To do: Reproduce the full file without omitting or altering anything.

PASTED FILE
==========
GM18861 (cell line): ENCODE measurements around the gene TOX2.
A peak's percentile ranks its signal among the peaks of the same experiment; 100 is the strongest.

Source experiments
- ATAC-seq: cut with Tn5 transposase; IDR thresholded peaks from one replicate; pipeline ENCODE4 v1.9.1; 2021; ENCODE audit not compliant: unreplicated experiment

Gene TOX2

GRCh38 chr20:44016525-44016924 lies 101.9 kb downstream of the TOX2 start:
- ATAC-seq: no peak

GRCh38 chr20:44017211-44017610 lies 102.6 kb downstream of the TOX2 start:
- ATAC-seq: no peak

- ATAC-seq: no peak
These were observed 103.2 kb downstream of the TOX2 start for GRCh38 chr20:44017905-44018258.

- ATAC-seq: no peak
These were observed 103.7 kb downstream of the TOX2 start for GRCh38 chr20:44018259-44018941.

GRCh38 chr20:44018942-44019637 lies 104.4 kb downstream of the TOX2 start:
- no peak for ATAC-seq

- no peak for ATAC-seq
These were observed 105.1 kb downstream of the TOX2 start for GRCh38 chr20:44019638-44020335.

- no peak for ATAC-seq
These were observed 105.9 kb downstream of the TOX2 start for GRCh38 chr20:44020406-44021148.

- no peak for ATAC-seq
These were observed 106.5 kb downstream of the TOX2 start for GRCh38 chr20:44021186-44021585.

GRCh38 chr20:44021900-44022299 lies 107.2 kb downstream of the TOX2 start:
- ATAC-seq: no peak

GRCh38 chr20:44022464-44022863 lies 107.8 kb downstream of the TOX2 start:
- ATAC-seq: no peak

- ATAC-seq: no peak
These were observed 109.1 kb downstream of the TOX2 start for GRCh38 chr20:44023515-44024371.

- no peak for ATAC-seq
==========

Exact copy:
GM18861 (cell line): ENCODE measurements around the gene TOX2.
A peak's percentile ranks its signal among the peaks of the same experiment; 100 is the strongest.

Source experiments
- ATAC-seq: cut with Tn5 transposase; IDR thresholded peaks from one replicate; pipeline ENCODE4 v1.9.1; 2021; ENCODE audit not compliant: unreplicated experiment

Gene TOX2

GRCh38 chr20:44016525-44016924 lies 101.9 kb downstream of the TOX2 start:
- ATAC-seq: no peak

GRCh38 chr20:44017211-44017610 lies 102.6 kb downstream of the TOX2 start:
- ATAC-seq: no peak

- ATAC-seq: no peak
These were observed 103.2 kb downstream of the TOX2 start for GRCh38 chr20:44017905-44018258.

- ATAC-seq: no peak
These were observed 103.7 kb downstream of the TOX2 start for GRCh38 chr20:44018259-44018941.

GRCh38 chr20:44018942-44019637 lies 104.4 kb downstream of the TOX2 start:
- no peak for ATAC-seq

- no peak for ATAC-seq
These were observed 105.1 kb downstream of the TOX2 start for GRCh38 chr20:44019638-44020335.

- no peak for ATAC-seq
These were observed 105.9 kb downstream of the TOX2 start for GRCh38 chr20:44020406-44021148.

- no peak for ATAC-seq
These were observed 106.5 kb downstream of the TOX2 start for GRCh38 chr20:44021186-44021585.

GRCh38 chr20:44021900-44022299 lies 107.2 kb downstream of the TOX2 start:
- ATAC-seq: no peak

GRCh38 chr20:44022464-44022863 lies 107.8 kb downstream of the TOX2 start:
- ATAC-seq: no peak

- ATAC-seq: no peak
These were observed 109.1 kb downstream of the TOX2 start for GRCh38 chr20:44023515-44024371.

- no peak for ATAC-seq